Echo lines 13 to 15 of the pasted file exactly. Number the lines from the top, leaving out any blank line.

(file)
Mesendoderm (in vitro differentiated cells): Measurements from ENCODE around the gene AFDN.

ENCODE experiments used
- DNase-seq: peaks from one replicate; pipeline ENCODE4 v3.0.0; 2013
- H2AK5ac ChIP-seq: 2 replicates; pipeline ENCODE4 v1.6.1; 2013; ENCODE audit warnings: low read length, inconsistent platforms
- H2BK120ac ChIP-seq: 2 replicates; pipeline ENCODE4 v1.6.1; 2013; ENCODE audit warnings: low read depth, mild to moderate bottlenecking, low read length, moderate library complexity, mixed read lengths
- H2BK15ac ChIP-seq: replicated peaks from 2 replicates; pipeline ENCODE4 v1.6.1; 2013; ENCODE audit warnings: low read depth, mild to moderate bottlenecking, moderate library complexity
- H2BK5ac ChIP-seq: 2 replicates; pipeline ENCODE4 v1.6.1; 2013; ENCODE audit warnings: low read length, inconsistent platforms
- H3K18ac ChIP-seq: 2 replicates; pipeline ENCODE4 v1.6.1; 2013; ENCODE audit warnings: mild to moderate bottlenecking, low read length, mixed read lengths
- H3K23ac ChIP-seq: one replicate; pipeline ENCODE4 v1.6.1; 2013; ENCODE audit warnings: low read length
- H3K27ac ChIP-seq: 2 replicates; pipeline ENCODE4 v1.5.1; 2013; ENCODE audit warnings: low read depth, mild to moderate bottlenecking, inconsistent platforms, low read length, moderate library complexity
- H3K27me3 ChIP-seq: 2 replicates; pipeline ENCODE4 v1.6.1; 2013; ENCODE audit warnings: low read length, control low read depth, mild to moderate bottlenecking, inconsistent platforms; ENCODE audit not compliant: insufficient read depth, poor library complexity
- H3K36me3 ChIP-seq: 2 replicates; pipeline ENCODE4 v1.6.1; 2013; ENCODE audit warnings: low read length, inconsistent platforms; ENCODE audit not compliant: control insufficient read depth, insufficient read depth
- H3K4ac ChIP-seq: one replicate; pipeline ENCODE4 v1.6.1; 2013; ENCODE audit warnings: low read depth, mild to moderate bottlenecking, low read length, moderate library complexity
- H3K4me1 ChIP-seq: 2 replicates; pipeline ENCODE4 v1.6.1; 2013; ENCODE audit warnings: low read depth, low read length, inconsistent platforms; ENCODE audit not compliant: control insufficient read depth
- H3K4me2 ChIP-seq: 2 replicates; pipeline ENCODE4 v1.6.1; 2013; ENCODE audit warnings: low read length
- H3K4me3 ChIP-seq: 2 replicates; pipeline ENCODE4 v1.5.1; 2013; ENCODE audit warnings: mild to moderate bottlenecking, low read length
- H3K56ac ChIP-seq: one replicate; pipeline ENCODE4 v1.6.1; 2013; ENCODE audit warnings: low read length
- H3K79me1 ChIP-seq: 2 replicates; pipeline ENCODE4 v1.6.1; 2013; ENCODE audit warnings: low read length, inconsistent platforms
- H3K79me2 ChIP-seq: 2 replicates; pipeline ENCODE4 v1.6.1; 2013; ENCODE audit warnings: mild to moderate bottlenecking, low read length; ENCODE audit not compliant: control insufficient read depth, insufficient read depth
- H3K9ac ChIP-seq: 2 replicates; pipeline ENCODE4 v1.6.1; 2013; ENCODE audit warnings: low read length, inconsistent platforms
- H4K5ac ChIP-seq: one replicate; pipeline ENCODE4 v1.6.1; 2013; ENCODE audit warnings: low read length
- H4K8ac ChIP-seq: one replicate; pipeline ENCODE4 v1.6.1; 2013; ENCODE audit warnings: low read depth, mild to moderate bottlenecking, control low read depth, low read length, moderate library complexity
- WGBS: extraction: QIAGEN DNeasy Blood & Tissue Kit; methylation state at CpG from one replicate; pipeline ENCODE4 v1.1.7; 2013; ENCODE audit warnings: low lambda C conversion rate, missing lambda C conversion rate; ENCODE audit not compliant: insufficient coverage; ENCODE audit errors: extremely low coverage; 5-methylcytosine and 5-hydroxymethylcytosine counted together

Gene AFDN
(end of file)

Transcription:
- H3K4ac ChIP-seq: one replicate; pipeline ENCODE4 v1.6.1; 2013; ENCODE audit warnings: low read depth, mild to moderate bottlenecking, low read length, moderate library complexity
- H3K4me1 ChIP-seq: 2 replicates; pipeline ENCODE4 v1.6.1; 2013; ENCODE audit warnings: low read depth, low read length, inconsistent platforms; ENCODE audit not compliant: control insufficient read depth
- H3K4me2 ChIP-seq: 2 replicates; pipeline ENCODE4 v1.6.1; 2013; ENCODE audit warnings: low read length